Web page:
A new generation of drones with cameras has hit the market and I’m really excited. While the DJI Phantom 4 (and older Phantom models, for that matter) are some of the best drones Amazon offers, it’s clear that highly-capable ultra-compact drones are the future. If you want a small quadcopter that shoots pro-level video (Ultra-High Definition 4K) then you’re going to be interested in either the DJI Mavic Pro or the GoPro Karma.
What makes these drones special is just how compact they are — or, more accurately, just how compact they can get. Both of these quadcopters fold up for easy storage making them far more portable than the aforementioned DJI Phantom lineup. And while they are both pretty small, one of these drones is actually capable of fitting in the pocket of your pants!
In this article I’m going to make the buying decision between these two drones as easy as possible for you. I’ll discuss the pros and cons of each devices, compare the specs and even make some recommendations to help you pick the best drone for your adventures. But first let’s answer an important question: drone with camera or drone without?
Thanks to drones like the DJI Mavic Pro and GoPro Karma (and the next wave of consumer drones with cameras that follows which will likely be even tinier) there’s a pretty good chance that drones might actually become one of the next must-have products after the smart phone. It’s pretty easy to see the benefits of a flying camera that’s always with you.
Dronies (aka drone selfies — and yes that’s a thing) are going to be big. Forget selfie sticks — a drone that hovers around either in front or behind or above can get a far cooler angle. It’s not hard to imagine a future where vloggers livestream their entire day from tiny drones that autonomously follow them around wherever they go. Until then, though, the next best thing are the Mavic Pro and Karma.
If you’re already pretty savvy when it comes to video cameras you can skip this next bit, but for people who are wondering what they need to be looking for in terms of quality and specs when it comes to a drone with a camera: read on.
The drones I’ve rounded up in this article both shoot 4K video. That’s Ultra-High Definition video that is four times more pixel-dense than “regular” 1080p HD. In other words: these drones shoot very high-quality video footage.
There are definitely smaller drones with cameras available (that also happen to be cheaper than these) but I can’t in good conscience actually recommend them to anyone who wants to capture elements of their life in high-quality. If you’re looking for a toy that’s one thing, but if you want to future-proof the aerial video you are going to shoot from your drone then 4K is certainly the way to go. And if you’re wanting near professional-grade video from a compact drone don’t skimp!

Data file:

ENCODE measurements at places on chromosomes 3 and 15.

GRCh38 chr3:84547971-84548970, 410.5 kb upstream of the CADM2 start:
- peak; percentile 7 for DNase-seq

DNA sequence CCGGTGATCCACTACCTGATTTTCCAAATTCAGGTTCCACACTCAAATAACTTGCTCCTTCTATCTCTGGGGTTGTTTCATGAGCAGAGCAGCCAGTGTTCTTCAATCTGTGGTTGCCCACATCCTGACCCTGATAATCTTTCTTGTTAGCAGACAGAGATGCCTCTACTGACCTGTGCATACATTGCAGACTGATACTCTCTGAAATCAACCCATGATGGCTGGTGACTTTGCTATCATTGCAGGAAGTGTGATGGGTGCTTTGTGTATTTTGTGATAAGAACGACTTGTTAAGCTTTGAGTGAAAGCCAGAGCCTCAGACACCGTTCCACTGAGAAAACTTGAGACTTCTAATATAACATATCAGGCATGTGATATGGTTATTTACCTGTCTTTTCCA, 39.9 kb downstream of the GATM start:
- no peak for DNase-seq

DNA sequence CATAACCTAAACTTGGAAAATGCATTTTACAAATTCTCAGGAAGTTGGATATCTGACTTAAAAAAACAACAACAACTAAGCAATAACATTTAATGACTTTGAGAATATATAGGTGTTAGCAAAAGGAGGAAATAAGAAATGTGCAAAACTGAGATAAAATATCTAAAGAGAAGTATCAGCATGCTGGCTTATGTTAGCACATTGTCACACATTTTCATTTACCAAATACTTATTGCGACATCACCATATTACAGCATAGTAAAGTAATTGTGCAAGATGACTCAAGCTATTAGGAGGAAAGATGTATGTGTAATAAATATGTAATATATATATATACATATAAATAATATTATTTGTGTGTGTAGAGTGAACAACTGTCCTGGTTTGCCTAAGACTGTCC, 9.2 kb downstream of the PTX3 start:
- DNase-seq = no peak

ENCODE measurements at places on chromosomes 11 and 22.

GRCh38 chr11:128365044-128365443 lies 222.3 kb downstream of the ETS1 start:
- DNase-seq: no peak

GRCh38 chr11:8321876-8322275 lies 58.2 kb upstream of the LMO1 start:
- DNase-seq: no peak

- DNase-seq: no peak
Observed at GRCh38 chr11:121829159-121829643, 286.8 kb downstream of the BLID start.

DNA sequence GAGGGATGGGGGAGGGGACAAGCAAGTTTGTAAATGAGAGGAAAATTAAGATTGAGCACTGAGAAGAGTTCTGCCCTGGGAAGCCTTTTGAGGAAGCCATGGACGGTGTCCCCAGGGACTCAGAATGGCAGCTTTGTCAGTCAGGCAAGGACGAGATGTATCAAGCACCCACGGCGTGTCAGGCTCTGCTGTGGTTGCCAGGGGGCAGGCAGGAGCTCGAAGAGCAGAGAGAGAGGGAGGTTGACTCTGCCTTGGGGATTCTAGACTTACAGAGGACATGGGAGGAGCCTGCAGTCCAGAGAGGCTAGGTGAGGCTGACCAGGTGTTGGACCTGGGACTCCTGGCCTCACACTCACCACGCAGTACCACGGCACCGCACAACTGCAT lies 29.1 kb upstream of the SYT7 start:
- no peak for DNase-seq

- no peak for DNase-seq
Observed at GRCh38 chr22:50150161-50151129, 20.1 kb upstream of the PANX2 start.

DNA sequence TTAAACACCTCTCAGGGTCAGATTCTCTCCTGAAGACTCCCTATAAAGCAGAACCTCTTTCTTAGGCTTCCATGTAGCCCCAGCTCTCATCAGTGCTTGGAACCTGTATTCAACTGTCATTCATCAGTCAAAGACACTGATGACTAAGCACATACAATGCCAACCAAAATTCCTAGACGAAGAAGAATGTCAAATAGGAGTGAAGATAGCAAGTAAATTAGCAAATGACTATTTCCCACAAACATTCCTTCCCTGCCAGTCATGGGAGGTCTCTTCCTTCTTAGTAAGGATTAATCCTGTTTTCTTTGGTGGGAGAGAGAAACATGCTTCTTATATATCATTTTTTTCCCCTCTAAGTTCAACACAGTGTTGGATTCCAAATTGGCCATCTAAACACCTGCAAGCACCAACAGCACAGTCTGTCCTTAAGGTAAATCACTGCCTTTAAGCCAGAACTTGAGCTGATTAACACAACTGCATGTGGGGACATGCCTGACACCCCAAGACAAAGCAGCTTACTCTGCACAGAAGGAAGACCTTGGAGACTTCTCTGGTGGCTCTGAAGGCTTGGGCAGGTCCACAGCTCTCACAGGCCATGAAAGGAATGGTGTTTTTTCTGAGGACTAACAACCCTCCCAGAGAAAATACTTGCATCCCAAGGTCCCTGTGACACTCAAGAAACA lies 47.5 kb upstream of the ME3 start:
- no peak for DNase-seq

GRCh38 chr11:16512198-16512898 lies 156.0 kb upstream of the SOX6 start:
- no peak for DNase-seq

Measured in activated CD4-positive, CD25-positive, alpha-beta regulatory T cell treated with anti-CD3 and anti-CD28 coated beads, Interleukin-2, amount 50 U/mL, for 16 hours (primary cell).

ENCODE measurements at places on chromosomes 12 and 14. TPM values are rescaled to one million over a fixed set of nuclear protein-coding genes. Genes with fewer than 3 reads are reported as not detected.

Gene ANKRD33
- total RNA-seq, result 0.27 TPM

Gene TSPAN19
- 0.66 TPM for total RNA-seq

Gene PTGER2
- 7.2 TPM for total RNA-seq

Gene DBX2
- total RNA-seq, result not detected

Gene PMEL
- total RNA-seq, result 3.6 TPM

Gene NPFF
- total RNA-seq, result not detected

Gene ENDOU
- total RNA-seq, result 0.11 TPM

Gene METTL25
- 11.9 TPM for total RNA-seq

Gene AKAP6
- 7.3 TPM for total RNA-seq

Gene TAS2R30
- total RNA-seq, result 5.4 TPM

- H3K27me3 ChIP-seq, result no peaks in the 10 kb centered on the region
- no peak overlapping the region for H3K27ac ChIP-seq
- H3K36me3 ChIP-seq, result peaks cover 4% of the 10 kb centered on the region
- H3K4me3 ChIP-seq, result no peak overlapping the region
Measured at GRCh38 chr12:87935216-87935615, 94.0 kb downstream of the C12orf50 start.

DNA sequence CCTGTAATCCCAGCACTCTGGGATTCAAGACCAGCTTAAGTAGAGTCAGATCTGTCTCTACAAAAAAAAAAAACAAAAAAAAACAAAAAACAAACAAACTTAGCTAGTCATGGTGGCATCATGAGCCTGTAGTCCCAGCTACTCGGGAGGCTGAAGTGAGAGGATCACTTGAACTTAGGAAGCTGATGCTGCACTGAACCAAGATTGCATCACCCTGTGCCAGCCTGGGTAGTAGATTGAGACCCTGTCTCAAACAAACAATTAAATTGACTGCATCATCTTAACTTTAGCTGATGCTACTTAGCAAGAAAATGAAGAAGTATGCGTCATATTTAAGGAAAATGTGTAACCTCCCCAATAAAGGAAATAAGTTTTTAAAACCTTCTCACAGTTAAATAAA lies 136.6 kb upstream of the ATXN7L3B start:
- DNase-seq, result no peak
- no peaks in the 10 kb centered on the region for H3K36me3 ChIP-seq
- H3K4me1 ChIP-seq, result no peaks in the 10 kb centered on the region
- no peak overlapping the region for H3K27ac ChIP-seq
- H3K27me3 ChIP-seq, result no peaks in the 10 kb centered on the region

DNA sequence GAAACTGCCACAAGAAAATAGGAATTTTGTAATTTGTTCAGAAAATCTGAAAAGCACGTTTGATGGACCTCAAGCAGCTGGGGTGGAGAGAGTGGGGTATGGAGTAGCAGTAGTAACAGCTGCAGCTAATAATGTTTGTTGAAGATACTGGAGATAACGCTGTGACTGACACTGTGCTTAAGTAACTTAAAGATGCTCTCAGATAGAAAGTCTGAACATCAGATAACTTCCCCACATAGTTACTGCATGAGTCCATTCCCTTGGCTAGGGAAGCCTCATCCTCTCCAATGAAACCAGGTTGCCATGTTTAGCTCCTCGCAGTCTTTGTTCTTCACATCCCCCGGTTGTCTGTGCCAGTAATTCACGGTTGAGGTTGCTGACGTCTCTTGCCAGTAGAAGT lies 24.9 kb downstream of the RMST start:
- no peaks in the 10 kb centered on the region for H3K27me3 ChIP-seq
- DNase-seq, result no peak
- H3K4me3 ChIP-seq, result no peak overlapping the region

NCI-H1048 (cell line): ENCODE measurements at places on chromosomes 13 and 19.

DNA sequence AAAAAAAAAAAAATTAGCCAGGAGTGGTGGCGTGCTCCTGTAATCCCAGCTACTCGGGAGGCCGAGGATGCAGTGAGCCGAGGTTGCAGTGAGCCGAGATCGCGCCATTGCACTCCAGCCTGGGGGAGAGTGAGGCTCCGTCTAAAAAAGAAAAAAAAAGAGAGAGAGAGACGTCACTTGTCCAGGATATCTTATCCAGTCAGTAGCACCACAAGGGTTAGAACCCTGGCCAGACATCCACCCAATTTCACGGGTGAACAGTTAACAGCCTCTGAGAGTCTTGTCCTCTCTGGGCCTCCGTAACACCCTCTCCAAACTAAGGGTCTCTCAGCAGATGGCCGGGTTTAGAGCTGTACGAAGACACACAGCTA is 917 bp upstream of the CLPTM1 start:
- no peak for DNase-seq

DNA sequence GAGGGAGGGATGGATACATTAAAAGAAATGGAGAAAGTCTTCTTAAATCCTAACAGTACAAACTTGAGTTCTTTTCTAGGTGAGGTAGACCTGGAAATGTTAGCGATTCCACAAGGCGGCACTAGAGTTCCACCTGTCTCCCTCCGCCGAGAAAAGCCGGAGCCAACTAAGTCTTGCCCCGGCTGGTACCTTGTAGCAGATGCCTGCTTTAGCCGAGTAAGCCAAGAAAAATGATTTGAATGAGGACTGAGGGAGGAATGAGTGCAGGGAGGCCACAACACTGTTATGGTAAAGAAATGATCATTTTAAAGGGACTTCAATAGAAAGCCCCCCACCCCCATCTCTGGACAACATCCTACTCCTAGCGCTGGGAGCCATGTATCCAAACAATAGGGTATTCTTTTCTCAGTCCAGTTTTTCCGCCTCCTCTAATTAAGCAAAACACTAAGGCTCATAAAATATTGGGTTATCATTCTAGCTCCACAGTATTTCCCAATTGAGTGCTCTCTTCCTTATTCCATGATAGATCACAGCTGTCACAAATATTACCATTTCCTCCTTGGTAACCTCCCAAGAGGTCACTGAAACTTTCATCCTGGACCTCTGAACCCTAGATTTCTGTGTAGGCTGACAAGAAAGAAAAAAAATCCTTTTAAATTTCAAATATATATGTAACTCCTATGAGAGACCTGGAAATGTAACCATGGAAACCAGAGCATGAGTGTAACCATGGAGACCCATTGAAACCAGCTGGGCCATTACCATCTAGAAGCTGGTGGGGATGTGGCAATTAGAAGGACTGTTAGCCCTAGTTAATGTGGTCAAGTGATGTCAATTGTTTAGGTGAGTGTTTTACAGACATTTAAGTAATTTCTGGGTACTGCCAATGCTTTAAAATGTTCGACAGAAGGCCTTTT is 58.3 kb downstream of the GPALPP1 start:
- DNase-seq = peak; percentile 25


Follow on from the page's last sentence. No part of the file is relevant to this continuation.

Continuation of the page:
Alright — I think that about sums things up. Let’s take a closer look at these two drones.
Which drone has better specs?
The DJI Mavic Pro wins in just about every way in the specs department — but that doesn’t tell the whole story. The Karma is designed to work completely different; in short it isn’t just a flying camera.
- Price: the Mavic Pro is slightly cheaper than the Karma.
- Weight: the Mavic Pro just over half a pound lighter than the Karma.
- Folded size: the Mavic Pro is significantly smaller when folded than the Karma.
- Speed: the Mavic Pro can fly 5 mph faster than the Karma.
- Flight time: the Mavic Pro can fly 7 minutes longer than the Karma.
- Distance: the Mavic Pro can fly 2.44 miles further than the Karma.
DJI Mavic Pro
- Smaller than the GoPro Karma (small enough to be held in the palm of your hand).
- It’s not just the arms that are foldable: even the propellers fold in half.
- Sensors for obstacle avoidance.
- Lots of advanced controls for pros.
- Much better flight time than Karma.
- A bit faster than the Karma.
- Considerably better range than the Karma.
- Can auto-track moving objects.
- Great design.
- Remote doesn’t have a built-in screen.
- Hard-to-use menu system for beginners.
- Camera lacks sharpness and colors can be washed out.
- In some instances condensation can fog up the lens.
- Smart flight features can be tough to figure out.
- Follow mode works inconsistently.
- Built-in camera can only be used on/with the drone.
- Requires a tap to focus — this threw several reviewers off (making them think the camera was far worse than it really was since other DJI products used auto-focus by default).
- Comes with a padded backpack.
- Extremely versatile: works as drone or steadicam (via included Karma grip).
- Better image quality than the Mavic Pro.
- Compatible with: Hero4 and Hero 5 action cameras.
- Remote includes bright, built-in touchscreen.
- Simple, minimalistic controls make it easy for beginners.
- Includes “dronie” (drone selfie) mode.
- Also includes orbit, reveal shot and cable cam modes.
- Upgradable camera (as new GoPro models are released).
- About twice the size and weight of the Mavic Pro.
- Bulkier remote than the Mavic Pro.
- Simple, minimalistic controls may be disappointing for pros.
- Much worse flight time than Mavic Pro.
- A bit slower than the Mavic Pro.
- Considerably worse range than the Mavic Pro.
- Can’t auto-track moving objects.
- No obstacle avoidance.
- One reviewer claimed the Karma suffered from a long list of cons including: drifting, being very loud, inability to keep the horizon straight and instability among other things.
Despite both of these drones being nice products with great cameras, I’d recommend the DJI Mavic Pro to most people. Ironically I believe it does more in the departments that most people are going to care about (I’m thinking particularly about the automation features) and it’s just more portable. The GoPro Karma does have an amazing camera, however, being that it’s just a GoPro bolted to a quadcopter and some aspiring indie filmmakers might really like the transformer-like qualities it possesses.